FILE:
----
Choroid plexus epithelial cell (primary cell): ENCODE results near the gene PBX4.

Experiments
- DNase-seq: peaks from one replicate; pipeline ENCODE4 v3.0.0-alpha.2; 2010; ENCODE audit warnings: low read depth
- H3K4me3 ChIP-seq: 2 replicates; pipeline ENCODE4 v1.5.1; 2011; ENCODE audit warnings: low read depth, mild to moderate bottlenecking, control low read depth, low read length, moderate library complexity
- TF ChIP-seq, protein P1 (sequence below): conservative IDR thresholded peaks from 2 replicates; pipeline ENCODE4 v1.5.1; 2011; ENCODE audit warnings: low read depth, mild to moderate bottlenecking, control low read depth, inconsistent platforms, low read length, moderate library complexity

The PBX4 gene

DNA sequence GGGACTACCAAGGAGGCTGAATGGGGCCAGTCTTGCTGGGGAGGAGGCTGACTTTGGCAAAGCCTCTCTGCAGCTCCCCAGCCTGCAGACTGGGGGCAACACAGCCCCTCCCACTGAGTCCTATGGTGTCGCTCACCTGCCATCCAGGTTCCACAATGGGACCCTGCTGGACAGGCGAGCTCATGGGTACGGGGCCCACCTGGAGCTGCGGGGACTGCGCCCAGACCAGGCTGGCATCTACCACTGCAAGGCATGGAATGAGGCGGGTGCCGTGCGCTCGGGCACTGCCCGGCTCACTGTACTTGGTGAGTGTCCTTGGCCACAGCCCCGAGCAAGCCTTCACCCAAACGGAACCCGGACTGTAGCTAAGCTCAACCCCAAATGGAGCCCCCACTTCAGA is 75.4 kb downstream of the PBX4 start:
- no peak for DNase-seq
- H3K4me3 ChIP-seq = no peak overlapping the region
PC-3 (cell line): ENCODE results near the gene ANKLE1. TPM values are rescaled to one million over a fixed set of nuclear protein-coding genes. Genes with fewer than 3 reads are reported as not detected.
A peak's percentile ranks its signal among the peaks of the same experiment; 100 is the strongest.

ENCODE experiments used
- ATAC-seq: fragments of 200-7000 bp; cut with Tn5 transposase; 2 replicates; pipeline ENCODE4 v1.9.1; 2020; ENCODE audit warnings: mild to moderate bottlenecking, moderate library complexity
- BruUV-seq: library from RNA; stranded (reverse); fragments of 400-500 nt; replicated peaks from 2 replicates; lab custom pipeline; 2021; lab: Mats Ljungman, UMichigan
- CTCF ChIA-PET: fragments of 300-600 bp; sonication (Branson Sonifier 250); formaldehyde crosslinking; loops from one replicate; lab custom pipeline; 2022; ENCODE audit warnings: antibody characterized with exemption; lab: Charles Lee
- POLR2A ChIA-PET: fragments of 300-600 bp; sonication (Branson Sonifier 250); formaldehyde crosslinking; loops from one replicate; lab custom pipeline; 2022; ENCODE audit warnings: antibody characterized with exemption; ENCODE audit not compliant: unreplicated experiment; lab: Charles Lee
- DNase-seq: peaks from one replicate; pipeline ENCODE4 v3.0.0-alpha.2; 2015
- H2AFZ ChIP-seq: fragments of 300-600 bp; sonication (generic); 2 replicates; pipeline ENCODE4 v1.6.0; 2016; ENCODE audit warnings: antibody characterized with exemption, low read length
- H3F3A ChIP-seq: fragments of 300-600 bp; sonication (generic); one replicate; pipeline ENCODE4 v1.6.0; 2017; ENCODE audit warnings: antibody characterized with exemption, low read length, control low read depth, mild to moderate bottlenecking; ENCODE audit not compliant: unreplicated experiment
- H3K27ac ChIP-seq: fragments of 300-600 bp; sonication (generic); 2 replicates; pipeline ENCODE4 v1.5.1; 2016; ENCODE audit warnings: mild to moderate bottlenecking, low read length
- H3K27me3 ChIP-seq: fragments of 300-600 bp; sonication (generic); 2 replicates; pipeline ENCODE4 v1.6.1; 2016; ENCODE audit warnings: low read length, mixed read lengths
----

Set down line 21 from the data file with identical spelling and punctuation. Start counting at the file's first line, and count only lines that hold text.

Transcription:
- H3K27me3 ChIP-seq: fragments of 300-600 bp; sonication (generic); 2 replicates; pipeline ENCODE4 v1.6.1; 2016; ENCODE audit warnings: low read length, mixed read lengths